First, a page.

List of outcomes

The primary outcome was change in 10 cm visual analogue scale (VAS) after depressed mood induction as compared to neutral mood induction. The VAS was measured twice approximately 15 min apart, after neutral mood induction and then measured twice again approximately 15 min apart after depressed mood induction, having been studied in the previous open trial of this supplement.19 A highly correlated secondary outcome was change in profile of mood states score (POMS) after depressed mood induction as compared to neutral mood induction, with the POMS measured once after each of the same mood inductions as the VAS (Fig. 2). The neutral mood and sad mood induction procedures combine the methods of reading selfreferent statements Velten21 and music from Clarke22 to achieve a consistent response.19 As the main aim of the present study was to assess overall severity of postpartum blues after the dietary supplement, an important exploratory outcome was self-report of the Stein Maternity Blues Scale on day 5. The Stein Maternity Blues Scale as a continuous variable was the global measure of postpartum blues because it covers many aspects of postpartum blues, has a clearly defined time for symptom report being the day it is given, is straightforward to administer, is well understood by participants, and has a scale for each item.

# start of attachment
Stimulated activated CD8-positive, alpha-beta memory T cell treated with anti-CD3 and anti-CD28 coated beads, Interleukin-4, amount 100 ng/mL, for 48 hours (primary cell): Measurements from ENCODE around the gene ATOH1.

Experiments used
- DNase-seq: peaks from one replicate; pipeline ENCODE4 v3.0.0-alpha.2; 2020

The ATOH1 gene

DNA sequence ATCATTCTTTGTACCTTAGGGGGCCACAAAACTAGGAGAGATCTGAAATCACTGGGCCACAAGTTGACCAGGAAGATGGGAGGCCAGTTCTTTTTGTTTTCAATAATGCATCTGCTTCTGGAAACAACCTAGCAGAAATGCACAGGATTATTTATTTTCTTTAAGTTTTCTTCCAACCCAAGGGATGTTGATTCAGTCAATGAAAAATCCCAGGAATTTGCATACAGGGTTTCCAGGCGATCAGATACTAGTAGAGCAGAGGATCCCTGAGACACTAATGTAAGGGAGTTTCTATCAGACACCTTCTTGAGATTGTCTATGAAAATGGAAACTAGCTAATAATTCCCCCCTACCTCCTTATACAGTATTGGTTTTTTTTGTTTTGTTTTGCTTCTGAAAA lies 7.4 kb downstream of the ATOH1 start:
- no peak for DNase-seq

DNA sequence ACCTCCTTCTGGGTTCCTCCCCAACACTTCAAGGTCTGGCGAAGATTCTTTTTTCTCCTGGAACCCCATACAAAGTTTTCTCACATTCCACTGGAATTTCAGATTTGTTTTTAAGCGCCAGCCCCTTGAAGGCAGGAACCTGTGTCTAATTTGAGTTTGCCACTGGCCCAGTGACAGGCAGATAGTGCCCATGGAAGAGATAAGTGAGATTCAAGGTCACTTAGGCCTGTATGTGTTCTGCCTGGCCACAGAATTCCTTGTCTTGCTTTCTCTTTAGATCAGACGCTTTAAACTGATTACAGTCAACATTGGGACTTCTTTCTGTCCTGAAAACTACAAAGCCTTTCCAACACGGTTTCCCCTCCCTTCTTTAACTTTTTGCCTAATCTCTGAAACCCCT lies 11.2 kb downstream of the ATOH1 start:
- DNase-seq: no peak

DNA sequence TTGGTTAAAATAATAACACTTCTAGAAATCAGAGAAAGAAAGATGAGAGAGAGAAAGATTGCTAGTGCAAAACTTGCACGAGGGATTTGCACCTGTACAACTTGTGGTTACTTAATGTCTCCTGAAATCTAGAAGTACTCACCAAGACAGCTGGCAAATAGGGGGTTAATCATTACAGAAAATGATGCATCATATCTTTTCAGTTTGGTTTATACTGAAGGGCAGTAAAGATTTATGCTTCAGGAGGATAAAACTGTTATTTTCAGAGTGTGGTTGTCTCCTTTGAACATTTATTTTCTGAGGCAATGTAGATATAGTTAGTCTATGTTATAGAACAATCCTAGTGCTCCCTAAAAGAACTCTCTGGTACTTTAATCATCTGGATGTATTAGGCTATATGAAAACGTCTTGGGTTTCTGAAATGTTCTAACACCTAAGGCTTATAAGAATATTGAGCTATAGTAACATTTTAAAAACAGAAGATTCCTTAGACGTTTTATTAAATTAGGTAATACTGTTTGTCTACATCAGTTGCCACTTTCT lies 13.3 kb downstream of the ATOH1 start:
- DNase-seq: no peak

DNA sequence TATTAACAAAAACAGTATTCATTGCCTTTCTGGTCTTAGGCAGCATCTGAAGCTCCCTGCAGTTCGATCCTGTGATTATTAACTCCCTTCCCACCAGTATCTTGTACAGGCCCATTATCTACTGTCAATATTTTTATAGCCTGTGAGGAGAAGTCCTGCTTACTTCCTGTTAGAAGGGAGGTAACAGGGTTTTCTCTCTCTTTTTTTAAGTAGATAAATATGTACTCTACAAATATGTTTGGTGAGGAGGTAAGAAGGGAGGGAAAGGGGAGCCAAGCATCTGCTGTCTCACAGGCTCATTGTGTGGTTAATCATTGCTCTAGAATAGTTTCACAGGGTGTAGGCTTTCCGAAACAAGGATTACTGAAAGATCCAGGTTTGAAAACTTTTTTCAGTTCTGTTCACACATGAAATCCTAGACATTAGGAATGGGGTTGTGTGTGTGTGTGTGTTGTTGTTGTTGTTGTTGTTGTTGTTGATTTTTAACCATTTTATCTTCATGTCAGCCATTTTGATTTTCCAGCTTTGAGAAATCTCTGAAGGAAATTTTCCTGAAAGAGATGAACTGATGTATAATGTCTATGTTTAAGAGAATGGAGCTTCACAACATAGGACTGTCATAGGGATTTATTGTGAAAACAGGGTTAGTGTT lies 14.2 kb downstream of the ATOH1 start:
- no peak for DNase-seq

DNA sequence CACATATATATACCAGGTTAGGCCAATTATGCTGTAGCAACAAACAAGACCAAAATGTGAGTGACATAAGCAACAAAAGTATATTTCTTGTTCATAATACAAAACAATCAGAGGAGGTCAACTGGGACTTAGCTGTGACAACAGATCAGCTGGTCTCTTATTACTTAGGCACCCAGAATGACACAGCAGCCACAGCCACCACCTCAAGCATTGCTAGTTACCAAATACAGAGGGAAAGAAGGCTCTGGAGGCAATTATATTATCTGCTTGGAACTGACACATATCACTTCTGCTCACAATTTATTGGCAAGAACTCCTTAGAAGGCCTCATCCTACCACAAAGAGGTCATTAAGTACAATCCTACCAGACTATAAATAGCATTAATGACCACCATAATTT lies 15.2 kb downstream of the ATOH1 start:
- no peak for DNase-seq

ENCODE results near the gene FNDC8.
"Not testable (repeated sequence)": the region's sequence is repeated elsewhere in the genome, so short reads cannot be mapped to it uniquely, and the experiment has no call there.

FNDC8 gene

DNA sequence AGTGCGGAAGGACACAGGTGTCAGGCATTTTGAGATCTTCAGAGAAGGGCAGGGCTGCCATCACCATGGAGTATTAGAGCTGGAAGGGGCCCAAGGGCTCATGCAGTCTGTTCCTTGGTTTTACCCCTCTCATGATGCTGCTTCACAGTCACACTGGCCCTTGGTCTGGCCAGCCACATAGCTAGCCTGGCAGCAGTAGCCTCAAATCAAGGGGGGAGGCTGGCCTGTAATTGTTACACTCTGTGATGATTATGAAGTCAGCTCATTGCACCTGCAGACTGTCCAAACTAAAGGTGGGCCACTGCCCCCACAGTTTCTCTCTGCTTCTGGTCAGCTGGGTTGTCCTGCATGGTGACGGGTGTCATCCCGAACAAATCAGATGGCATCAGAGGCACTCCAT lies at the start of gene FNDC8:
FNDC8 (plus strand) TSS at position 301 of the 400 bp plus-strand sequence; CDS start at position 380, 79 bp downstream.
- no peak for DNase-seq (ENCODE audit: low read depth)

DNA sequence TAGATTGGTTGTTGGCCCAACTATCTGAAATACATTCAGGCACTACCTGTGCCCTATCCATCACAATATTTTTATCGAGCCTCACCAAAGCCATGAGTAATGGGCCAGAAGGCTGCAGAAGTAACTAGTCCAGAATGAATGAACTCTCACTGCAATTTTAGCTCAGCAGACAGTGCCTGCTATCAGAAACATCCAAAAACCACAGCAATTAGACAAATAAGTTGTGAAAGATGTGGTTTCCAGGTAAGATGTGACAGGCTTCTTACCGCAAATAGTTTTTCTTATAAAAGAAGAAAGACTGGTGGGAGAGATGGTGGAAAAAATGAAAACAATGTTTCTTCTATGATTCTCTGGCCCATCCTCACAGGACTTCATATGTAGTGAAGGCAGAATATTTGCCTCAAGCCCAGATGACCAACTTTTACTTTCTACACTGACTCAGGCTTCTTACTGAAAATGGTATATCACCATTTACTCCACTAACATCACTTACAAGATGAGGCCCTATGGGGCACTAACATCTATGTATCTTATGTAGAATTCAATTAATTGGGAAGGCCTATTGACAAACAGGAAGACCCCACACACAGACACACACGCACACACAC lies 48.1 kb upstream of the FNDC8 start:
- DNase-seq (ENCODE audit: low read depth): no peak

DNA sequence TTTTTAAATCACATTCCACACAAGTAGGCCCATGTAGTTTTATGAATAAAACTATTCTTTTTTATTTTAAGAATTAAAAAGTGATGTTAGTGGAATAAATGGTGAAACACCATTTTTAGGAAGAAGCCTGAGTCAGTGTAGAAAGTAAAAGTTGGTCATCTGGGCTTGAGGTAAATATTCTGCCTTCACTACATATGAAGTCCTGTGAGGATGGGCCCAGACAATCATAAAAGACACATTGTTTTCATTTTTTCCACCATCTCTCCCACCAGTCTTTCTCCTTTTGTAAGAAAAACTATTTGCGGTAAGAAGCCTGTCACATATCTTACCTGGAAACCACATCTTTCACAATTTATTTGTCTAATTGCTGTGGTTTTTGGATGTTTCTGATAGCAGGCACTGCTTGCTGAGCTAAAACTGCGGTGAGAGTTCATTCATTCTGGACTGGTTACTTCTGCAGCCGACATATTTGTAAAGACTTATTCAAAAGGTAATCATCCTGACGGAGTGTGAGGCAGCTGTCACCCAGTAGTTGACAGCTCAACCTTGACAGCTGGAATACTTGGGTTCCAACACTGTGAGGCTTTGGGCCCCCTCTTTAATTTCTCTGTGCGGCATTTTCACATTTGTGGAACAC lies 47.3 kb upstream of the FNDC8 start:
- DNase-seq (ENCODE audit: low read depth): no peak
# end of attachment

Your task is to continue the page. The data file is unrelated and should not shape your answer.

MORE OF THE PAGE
Fig. 2: Timeline of key measures in peripartum: CES-D, Center for Epidemiologic Studies Depression Scale (applied to describe days −2 to day 4). VAS, Visual Analogue Scales; POMS, Profile of Mood States.

Since the second aim was to explore the relationship between the dietary supplement administration and later depressive symptoms, another important exploratory outcome was to assess overall severity of depressive symptoms over the subsequent 6 months with the Center for Epidemiologic Scale for Depression (CES-D). The CES-D was prioritized because it queries a broad range of depressive symptoms, yields similar scores with remote and in person administration, offers a substantial dimensional aspect as a continuous variable, has individual items relevant for healthy states and contains substantial distribution of scale within both healthy and MDE categories. Additional measures recorded included the EPDS and the Beck Depression Inventory (BDI). The EPDS is a measure of risk for presence of a MDE in postpartum, with scores above 10 indicating high likelihood. The BDI is a self-report measure of MDE presence and severity of MDE. Adverse events (AE) were recorded using a structured questionnaire where participants rated severity of symptoms that emerged from mild to severe, on days 3 and 5. AE were considered present if an event post intervention at day 5 was not observed pre-intervention at day 3, or was more severe at day 5 than day 3.